It becomes virtually impossible to convey copyright information and assistance to those who believe it has no current relevance to anything they do and has never had any relevance or inhibited their manner of presenting material to their students. They assert that the correctness of this attitude is evident in the lack of any negative consequences resulting from the practice of completely ignoring copyright law when teaching in the past. In that same past, when the copyright and distribution of copyrighted material was in “analog” form and face2face teaching was the norm, nothing happened if copyright was ignored by faculty (coursepack permissions were handled and paid for by copy shops and costs passed to the students). Now, in the digital world, they believe nothing has changed. Those who handle their own online courses or online components of courses generally believe that fair use and access controls suffice and copyright remains irrelevant.

Although I did not personally attend the 2009 Annual EDUCAUSE conference this past fall, I was able to view the keynote address by Lawrence Lessig online and it was fascinating. See “It is About Time: Getting Our Values Around Copyright” http://blip.tv.file/2827842. I recommend taking the time to listen to his presentation.

I mention it here because Dr. Lessig made several initial points, sometimes using quotes from Jessica Litman, that resonated powerfully with my growing observation that for most people, including or particularly those in higher education institutions, copyright is perceived as having no significant relevance to the core teaching mission of the university. Dr. Lessig refers to copyright as the huge elephant in the room but I would suggest that in many places, the elephant has left the building.

Dr. Lessig stated that, in the past, copyright played a tiny role in the way people engaged with their cultures. Quoting Dr. Litman, “At the turn of the century {19th to 20th}, U.S. copyright law was technical, inconsistent and difficult to understand but it didn’t apply to very many people or very many things… If you were an author or publisher,..playwright or producer of plays, or a printer, the copyright law bore on one’s business… But … booksellers, record publishers, motion picture producers, musicians, scholars, members of Congress, and consumers could go about their business without ever encountering a copyright problem.” Then, according to Dr. Lessig, things changed radically because of technology and the current context is one where copyright reaches across the spectrum of ways in which we engage in our culture.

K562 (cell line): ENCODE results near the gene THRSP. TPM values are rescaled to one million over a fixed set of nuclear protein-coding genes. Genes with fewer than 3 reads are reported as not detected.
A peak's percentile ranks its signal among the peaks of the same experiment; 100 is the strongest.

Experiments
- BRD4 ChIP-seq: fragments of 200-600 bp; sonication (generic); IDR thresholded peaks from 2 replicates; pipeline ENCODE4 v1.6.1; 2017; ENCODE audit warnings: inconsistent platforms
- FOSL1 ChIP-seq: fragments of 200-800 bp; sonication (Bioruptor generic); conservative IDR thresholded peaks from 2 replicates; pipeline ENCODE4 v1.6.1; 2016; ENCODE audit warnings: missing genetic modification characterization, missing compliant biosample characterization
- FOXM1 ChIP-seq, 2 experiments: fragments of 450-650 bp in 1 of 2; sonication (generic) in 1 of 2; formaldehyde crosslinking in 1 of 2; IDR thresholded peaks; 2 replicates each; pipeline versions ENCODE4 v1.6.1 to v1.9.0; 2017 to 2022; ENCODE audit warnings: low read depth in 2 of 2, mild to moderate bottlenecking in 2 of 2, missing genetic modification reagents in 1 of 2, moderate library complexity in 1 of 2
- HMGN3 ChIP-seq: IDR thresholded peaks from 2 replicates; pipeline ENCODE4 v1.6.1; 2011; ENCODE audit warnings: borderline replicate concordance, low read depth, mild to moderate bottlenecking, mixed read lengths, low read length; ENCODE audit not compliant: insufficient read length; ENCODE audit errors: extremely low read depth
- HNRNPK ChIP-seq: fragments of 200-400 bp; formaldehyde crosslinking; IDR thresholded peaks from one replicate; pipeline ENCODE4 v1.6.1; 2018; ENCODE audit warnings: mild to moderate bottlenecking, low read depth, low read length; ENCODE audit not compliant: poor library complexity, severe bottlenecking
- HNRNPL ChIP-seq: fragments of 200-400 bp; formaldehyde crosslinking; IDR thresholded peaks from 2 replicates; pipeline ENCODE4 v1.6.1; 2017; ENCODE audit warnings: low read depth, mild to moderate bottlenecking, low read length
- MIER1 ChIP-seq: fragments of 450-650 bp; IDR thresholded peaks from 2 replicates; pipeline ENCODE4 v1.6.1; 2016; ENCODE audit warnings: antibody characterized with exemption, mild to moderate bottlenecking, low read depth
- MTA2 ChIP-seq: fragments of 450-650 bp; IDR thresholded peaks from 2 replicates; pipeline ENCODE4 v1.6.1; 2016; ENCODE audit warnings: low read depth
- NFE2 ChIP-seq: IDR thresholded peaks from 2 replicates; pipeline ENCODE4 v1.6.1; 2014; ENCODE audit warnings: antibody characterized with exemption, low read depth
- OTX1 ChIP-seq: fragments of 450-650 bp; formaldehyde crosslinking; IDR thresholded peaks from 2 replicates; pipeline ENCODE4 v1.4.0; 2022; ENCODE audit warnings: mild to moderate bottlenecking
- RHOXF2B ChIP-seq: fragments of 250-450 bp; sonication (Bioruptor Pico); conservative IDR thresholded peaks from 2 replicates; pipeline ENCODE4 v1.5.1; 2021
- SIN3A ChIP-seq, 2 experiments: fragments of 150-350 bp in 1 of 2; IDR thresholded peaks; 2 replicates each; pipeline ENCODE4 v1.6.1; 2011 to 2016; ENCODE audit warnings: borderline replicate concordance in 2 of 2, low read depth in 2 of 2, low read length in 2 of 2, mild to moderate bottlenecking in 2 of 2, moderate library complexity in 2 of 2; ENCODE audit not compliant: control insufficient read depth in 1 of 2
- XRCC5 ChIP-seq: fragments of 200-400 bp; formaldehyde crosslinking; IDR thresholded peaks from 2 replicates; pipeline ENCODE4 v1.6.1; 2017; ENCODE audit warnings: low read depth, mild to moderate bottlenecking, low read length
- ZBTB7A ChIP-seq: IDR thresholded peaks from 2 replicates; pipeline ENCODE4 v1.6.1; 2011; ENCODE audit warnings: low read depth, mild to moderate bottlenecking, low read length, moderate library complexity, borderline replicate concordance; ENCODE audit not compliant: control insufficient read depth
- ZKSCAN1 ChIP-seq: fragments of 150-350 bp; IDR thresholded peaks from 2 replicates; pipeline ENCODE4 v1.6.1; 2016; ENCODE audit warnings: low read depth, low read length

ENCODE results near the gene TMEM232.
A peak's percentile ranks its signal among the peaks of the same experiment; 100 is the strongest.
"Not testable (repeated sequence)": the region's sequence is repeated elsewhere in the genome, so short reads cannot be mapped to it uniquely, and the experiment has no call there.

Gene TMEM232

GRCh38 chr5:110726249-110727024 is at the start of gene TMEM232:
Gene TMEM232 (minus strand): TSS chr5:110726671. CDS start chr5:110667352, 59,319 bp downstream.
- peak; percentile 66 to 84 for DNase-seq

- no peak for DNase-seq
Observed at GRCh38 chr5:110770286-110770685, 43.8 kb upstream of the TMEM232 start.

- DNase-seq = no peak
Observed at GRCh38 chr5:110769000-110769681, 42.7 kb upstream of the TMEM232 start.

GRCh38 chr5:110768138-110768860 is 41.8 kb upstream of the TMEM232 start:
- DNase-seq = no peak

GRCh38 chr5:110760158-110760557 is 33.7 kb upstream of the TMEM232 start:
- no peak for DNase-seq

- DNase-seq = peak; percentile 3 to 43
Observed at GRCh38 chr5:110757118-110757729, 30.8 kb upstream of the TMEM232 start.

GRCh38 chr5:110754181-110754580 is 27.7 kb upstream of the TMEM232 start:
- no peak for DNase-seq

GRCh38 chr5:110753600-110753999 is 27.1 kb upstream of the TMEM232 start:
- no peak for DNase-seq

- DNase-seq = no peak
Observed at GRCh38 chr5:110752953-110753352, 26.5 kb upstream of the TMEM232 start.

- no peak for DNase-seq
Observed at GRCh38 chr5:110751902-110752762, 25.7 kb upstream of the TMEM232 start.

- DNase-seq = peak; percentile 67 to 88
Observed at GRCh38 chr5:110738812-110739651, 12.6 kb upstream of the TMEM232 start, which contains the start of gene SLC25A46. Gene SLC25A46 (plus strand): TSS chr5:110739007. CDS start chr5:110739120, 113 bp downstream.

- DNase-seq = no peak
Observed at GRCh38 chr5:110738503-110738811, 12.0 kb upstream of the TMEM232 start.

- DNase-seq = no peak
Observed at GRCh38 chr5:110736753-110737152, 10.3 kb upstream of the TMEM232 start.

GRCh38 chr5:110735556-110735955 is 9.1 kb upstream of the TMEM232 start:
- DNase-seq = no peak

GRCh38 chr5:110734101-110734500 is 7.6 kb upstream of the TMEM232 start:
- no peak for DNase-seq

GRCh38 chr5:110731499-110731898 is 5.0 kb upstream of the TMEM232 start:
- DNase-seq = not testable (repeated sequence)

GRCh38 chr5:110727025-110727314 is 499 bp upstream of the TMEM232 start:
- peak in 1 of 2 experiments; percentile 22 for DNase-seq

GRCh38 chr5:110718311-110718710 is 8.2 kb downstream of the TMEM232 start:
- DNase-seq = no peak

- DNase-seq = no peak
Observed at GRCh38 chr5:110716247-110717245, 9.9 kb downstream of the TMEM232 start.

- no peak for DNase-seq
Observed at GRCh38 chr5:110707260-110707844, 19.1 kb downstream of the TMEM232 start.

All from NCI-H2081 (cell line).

Continues Litman, “Ninety years later, U.S. Copyright law is even more technical, inconsistent and difficult to understand; more importantly it touches everyone and everything…Technology, heedless of law, (emphasis added) has developed modes that insert multiple acts of reproduction and transmission – potentially actionable events under the copyright statute – into commonplace daily transactions. Most of us can no longer spend even an hour without colliding with the copyright law.” (emphasis added)

As I stand with a foot in each world, I wonder what hybrid copyright law creature will emerge from such incompatible versions of reality – those who recognize that a great deal of what they do is affected by copyright and those who barely give it a second thought. Where do you even begin? How can you possibly convince our children, our students, of the illegality of P2P music file sharing when their role models run digital music audio reserves or place entire music tracks in their online courses? That you cannot copy large portions of works when private companies are allowed into their library to scan entire library collections? How do you split those hairs in a way that is meaningful and credible to the average student?

In a world of scanning, burning, streaming, and ripping, how does copyright achieve relevance when campus leadership, down through the levels of the faculty pyramid, are satisfied with a courteous, but dismissive, nod in the direction of copyright? How can copyright be anything but ignored when educational institutions consider copyright education and guidance optional?

How does copyright achieve and maintain relevance in an atmosphere that acknowledges only that which threatens to cost a lot of money?

You got me.